|Topic||Strength and Limitations|
|Sources / references||1|
|Description / paper instructions
Group 5 is the paper that our professor assign to my group.My part is to write the limitation and the strength.My group partner give me some feedback on my part.They want me to mentions bias and confounding.Also,could you add some conflict of interests as well.
Strengths and Limitations
The article by Valsesia et al. (2019) has both strengths and limitations which should be taken into account to be able to evaluate the reliability and validity of the study and its findings.
While some strengths of the research were derived from the context, some strong sides of the study have been explicitly stated. First, one needs to mention that the study offers the most up to date evidence on the topic of obesity since the study results date back to 2018 while the article itself was published in 2019. Hence, the findings presented in the work are recent. Second, the research presents well-justified rationale of each component of the research procedure making the study replicable for other researchers who will be willing to conduct a similar project. To illustrate, the critical elements are presentation of materials and methods, overview of the DioGenes clinical study as a source for intervention and data collection, with a number of most critical variables being controlled, as well as detailed data analysis based on verified statistical models and interpretation procedures. Thus, one can regard this factor as strength of the article because the future researchers may have an opportunity to carry out the same research phases.
Third, the choice of study design and its components comprised the other strength. In particular, the article reported the empirical results of the two-phase intervention trial conducted across eight European centers with the research process been approved by the Ethics Committee that allows ensuring the ethical essence of the research processes and procedures when human beings as research participants are involved. In this way, the findings enabled suggesting the trustworthiness of the research findings and their generalizability based on the multicenter nature of the study. The assumption is also justified based on the well-organized discussion with a reference to the previous studies in the field suggesting the relevance of the current study in addressing the knowledge gap in line with the earlier findings, especially in light of cross-national comparisons. All the components together enable offering well-reasoned and supported with evidence rationale for acknowledging the fact that amylase 1 copy numbers cannot be regarded as notable biomarkers for obesity as well as type 2 diabetes.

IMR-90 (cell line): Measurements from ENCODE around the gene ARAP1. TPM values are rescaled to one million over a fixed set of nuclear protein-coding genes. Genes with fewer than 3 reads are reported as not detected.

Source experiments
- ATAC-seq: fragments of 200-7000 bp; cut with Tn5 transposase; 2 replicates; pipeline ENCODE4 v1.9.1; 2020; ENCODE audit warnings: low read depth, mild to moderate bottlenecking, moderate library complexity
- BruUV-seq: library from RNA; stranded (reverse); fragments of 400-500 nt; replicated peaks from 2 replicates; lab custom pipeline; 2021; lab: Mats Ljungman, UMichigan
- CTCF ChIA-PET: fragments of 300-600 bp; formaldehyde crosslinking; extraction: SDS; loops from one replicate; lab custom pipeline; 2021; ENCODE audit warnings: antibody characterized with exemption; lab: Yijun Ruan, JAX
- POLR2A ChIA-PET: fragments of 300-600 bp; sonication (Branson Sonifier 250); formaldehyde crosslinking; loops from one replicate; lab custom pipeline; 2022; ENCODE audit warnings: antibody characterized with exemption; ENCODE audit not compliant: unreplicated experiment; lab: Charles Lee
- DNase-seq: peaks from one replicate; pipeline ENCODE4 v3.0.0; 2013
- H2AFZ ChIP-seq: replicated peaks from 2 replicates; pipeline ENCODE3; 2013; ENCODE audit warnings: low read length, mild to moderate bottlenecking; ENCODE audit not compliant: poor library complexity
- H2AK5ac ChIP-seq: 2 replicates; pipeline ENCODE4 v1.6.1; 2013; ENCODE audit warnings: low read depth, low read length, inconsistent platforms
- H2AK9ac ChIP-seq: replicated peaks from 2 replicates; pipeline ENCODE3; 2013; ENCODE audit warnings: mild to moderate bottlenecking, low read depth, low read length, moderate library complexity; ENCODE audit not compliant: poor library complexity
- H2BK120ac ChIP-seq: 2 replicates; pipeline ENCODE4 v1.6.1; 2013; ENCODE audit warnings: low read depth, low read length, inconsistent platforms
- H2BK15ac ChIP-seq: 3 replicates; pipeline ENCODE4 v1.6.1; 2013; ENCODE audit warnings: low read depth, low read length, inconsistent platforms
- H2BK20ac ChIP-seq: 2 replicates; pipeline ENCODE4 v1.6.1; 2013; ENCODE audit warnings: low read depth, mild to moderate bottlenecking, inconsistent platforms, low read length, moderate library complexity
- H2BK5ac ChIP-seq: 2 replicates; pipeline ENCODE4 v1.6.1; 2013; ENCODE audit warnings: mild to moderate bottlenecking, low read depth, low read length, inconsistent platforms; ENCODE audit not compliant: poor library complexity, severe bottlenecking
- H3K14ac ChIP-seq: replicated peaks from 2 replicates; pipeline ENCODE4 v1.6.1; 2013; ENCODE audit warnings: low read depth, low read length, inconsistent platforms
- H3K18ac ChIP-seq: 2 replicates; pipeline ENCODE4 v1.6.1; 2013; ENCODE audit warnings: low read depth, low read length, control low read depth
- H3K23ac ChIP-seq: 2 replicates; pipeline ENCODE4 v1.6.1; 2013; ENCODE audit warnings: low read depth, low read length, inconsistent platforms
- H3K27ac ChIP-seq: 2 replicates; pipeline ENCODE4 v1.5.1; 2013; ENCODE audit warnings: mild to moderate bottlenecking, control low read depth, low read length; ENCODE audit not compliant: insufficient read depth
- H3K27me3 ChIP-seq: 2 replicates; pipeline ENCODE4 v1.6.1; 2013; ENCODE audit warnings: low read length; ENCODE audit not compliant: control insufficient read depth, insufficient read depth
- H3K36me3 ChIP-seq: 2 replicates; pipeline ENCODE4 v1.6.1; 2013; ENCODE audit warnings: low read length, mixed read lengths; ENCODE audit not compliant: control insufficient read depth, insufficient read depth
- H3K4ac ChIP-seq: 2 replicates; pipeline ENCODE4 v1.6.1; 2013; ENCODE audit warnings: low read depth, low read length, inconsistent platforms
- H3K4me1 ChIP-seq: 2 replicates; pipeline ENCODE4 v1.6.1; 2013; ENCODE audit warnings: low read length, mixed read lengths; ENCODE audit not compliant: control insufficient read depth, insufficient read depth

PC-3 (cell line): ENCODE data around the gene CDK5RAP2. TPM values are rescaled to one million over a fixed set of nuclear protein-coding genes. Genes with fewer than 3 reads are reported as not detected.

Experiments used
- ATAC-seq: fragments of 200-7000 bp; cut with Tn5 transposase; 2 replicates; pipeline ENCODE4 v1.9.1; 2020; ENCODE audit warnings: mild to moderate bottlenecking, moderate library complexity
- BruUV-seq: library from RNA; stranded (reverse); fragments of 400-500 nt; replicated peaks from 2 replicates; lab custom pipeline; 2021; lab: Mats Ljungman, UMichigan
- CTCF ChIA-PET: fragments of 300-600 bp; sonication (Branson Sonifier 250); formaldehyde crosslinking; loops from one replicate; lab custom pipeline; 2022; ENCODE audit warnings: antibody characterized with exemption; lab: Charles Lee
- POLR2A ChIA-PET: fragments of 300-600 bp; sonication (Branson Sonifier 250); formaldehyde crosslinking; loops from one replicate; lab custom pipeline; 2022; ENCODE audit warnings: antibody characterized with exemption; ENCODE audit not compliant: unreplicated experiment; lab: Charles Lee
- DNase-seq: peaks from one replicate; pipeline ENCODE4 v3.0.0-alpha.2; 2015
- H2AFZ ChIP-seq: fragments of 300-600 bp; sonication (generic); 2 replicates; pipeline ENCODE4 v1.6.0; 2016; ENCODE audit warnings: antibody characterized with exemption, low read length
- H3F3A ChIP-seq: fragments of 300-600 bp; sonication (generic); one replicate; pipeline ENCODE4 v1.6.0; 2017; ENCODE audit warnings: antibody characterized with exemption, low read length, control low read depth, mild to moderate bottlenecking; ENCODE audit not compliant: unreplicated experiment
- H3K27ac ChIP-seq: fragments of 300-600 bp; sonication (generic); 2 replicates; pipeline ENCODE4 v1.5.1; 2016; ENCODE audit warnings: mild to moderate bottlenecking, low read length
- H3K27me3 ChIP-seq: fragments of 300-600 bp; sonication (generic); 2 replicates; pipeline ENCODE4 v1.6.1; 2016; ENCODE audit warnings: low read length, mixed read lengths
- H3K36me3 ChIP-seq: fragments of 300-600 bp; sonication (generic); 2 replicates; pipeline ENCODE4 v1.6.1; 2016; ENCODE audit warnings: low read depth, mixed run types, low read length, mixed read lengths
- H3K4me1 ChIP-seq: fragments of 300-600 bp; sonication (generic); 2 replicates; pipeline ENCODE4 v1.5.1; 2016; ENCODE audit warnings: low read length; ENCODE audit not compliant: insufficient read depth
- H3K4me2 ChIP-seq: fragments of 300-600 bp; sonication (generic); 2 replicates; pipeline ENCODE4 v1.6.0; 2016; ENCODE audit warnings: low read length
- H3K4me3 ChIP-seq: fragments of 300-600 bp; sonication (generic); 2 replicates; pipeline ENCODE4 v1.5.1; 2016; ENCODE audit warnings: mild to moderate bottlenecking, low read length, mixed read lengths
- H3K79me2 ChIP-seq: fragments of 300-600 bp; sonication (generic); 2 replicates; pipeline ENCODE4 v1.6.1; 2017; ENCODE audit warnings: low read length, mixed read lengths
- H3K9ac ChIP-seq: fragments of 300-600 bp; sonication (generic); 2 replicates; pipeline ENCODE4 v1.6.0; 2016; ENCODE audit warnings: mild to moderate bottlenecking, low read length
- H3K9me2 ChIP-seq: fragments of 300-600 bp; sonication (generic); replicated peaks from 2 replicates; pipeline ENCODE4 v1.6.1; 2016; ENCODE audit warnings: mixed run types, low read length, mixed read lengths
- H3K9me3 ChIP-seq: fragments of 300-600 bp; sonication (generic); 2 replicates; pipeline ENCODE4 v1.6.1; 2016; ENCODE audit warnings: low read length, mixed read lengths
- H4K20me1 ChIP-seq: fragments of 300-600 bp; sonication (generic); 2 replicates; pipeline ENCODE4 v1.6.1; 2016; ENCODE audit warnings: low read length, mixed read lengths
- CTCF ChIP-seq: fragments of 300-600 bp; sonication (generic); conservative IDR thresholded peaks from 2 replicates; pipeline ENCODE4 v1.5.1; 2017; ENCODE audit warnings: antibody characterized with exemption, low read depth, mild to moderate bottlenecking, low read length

The study also had some limitations undermining the quality of the findings. First, even though the research involved participants from different countries of the world, the validity of possible generalizations of the findings can be questioned. This is foremost due to the small sample size of the study comprising of 761 obese individuals. As a result, the potential for generalizations of the findings to the national populations is doubtful and requires testing the obtained results on the larger populations from both national and cross-national contexts to allow for valid generalizations on the topic.
Second, in spite of that the researchers specified that the findings can be considered as generalizable to the most weight maintenance recommendations given the outcomes of the interventions, there is a need to acknowledge the likelihood of individual factors as either contributing or preventing weight stabilization during the interventions. In this regard, the authors identified such a limitation as the lack of specific data on plasma enzymatic activities or postprandial glycemic response. Hence, these factors would enable more accurate findings on the topic.
Finally, regardless of that the researchers specified the strength of the study as being ‘one of a kind’ in exploring the topic of obesity, they provided no future research directions to outline the next steps to provide more comprehensive and credible evidence in eliminating the obesity challenge from both national and global perspectives.
Valsesia, A., Kulkarni, S. S., Marquis, J., Leone, P., Mironova, P., Walter, O. . . . O’Callahan, N. J. (2019). Salivary α-amylase copy number is not associated with weight trajectories and glycemic improvements following clinical weight loss: Results from a 2-phase dietary intervention study. American Journal in Clinical Nutrition, 109, 1029-1037.